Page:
By: Sally Andarge, Social Media Editor
On Thursday, November 1, the Regis community was shocked by white supremacist signage posted around campus. Students reported finding “It’s OK to be white” signs posted on every building on campus. Word spread quickly when students started posting pictures of the signs on social media, notifying their fellow students about the signs, and tearing down signs all over campus.
Although this unfortunate event caused a lot of shock and feelings of vulnerability and discomfort, especially for students of color on campus, this is nothing new. The “It’s OK to be white” movement started online in 2017. It was allegedly started so that society’s response to the slogan would push right leaning moderates to the “far-right”. Signs and stickers with the phrase “It’s OK to be white” were posted along streets and on campuses across the U.S.
A few days prior to the incident on Regis’ campus, the same signs were found at the University of Vermont and Champlain College. UVM responded by removing the signage as quickly as possible and released a statement saying they would not support such activity that bolstered white nationalism.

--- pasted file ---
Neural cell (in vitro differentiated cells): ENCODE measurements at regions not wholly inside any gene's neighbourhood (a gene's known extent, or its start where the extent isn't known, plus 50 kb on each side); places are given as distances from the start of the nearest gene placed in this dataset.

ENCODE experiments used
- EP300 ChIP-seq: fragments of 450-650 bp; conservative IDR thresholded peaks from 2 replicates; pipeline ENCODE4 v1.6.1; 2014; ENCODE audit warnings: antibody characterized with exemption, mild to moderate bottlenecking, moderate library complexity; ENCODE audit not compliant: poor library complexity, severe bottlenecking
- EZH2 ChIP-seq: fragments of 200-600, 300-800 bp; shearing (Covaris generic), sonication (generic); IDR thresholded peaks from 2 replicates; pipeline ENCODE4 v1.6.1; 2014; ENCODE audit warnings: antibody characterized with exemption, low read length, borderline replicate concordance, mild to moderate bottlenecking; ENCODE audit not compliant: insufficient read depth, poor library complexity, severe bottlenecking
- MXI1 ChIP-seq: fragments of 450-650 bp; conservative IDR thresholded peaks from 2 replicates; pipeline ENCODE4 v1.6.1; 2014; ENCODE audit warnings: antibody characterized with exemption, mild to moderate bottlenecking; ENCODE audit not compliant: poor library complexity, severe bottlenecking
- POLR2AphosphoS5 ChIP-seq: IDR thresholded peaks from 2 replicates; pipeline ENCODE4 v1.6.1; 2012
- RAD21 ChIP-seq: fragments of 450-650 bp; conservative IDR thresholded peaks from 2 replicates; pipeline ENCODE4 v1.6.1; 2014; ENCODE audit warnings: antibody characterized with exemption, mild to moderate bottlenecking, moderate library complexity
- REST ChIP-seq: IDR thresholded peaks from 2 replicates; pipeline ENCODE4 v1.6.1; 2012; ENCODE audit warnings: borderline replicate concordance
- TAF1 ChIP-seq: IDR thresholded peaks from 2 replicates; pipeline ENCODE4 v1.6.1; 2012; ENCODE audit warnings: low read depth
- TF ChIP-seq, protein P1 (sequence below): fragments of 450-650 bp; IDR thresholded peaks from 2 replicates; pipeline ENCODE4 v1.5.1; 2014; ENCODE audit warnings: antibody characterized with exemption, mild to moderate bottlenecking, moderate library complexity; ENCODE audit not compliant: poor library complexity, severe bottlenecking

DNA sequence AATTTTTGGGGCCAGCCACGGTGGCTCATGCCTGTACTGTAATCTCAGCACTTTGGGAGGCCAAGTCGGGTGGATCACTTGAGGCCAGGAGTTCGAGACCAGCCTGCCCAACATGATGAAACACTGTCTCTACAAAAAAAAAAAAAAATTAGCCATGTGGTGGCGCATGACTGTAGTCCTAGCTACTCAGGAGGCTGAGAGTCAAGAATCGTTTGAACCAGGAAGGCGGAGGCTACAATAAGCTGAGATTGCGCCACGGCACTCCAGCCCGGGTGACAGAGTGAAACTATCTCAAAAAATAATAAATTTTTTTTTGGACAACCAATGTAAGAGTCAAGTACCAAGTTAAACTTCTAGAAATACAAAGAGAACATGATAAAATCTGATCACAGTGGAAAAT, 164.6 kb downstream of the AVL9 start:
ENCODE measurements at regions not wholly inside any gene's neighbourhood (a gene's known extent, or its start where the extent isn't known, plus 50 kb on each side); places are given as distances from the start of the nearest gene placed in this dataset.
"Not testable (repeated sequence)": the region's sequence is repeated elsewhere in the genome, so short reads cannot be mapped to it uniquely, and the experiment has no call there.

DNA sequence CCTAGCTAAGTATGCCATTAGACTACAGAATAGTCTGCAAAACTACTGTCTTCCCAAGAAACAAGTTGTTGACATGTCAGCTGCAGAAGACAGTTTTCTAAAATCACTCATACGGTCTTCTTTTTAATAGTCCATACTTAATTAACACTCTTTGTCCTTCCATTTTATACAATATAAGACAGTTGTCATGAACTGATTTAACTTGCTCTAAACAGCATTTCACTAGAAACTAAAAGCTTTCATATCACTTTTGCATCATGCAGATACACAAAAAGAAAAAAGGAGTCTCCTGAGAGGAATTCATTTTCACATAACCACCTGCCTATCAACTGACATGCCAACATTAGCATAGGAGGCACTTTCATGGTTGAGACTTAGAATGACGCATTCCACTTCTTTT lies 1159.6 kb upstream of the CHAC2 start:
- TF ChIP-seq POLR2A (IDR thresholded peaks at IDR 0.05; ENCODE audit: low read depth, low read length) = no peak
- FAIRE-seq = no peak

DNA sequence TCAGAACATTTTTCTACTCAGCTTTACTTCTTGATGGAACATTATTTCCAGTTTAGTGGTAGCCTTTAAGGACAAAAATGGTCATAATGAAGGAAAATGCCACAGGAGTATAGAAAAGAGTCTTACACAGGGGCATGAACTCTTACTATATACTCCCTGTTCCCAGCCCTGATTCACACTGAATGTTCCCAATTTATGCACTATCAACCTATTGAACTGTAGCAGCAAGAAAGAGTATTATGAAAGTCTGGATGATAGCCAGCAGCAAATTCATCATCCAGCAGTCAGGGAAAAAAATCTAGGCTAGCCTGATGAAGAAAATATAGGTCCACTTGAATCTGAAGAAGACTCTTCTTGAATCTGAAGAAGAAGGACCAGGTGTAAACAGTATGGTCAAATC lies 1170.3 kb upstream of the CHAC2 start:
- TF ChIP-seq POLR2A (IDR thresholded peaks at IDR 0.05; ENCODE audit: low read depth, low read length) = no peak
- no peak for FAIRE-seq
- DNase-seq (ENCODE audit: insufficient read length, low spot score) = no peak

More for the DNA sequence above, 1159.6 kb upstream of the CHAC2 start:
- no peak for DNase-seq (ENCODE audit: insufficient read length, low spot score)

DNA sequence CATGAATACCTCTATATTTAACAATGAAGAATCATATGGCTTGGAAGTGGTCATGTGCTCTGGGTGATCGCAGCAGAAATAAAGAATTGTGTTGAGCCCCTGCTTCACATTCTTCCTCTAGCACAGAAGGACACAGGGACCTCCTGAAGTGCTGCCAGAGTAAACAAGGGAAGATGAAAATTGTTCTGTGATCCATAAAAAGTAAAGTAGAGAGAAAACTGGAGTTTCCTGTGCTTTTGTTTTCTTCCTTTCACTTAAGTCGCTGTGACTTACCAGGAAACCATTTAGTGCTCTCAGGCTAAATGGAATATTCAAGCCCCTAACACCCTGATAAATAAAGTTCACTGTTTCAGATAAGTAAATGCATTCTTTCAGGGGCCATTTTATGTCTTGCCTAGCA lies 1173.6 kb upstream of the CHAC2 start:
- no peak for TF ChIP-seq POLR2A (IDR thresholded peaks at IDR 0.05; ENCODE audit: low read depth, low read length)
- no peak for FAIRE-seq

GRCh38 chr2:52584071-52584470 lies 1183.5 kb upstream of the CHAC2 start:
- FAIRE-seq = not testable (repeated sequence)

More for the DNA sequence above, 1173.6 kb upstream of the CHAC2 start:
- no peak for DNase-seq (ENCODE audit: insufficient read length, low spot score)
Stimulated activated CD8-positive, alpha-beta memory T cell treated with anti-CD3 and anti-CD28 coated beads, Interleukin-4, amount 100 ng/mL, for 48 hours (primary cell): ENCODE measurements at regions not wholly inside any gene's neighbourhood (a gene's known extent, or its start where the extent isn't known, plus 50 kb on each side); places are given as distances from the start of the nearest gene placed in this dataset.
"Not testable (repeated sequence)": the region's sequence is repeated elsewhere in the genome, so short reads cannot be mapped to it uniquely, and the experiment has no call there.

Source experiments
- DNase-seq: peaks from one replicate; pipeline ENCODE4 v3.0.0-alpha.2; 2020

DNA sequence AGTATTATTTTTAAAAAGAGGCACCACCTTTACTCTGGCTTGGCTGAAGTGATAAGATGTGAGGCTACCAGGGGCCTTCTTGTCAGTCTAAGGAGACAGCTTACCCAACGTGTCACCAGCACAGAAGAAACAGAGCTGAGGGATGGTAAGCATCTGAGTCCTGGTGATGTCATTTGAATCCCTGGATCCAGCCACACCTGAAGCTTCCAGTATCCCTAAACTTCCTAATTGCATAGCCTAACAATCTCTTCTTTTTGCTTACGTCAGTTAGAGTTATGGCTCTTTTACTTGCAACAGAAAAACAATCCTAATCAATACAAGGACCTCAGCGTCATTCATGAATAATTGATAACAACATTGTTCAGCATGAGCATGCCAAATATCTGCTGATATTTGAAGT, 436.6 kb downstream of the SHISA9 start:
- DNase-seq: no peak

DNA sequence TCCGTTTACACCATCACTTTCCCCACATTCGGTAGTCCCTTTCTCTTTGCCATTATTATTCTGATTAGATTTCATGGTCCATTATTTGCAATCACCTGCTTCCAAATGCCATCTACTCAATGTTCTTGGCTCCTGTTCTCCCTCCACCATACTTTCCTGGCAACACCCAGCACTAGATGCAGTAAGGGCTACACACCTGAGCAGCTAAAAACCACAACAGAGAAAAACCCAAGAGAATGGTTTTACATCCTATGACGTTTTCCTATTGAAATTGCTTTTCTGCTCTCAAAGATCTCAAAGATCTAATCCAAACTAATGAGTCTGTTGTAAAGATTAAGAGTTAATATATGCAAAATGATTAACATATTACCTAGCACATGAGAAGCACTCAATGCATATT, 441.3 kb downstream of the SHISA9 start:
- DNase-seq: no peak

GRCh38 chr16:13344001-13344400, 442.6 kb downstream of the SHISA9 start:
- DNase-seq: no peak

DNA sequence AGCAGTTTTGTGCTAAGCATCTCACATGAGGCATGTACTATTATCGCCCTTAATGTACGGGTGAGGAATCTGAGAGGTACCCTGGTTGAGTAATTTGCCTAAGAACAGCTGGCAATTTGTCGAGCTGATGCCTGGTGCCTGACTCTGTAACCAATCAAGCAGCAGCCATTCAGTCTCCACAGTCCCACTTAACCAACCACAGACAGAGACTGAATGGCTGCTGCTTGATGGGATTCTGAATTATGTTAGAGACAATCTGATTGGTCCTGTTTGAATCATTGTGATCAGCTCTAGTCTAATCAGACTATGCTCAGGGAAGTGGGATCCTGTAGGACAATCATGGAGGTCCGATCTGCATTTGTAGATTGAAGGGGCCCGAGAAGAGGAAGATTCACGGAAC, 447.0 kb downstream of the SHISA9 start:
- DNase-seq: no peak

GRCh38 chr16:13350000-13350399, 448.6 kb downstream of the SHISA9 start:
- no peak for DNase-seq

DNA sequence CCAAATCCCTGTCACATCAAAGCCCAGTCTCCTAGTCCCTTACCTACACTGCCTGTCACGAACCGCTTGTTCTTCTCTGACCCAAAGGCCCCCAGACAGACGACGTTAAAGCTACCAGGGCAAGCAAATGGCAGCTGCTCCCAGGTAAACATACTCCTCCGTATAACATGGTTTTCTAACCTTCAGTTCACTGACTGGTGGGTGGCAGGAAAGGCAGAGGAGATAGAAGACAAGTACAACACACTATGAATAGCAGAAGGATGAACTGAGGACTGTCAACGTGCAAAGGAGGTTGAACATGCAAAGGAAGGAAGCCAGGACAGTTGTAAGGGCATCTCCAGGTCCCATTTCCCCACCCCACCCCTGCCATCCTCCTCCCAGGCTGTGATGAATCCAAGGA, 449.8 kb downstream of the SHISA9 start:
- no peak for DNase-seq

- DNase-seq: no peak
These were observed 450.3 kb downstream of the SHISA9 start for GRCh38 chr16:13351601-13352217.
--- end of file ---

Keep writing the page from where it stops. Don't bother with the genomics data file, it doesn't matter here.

As you may have suspected, the response was quite similar here on Regis’ campus. Many students were uneasy at the open display of white nationalism taking place on campus, so a few students joined Father Fitzgibbons at a lunch time dialogue hosted and organized by Dr. Nicki Gonzales and the Office of Diversity and Inclusion. The students voiced their concerns about the signs and the lack of attention given to issues surrounding race in the current political climate.
Students say that Father President was receptive and wanted to be tactical about how he addressed such issues. Three hours later the student body received and email from the Office of the President. The subject line read, “Call to Reject Hate on our Campus” and was signed by Dr. Nicki Gonzales, Dean Patrick Romero-Aldaz, and RUSGA Student Body President Enrico Gomez.
The email expressed that although Regis as an institution stands by freedom of speech and the free exchange of ideas, they would not “tolerate the use of this principle as a vehicle for hate.”
We hope to see future activism that doesn’t cross the line between free speech and hate speech.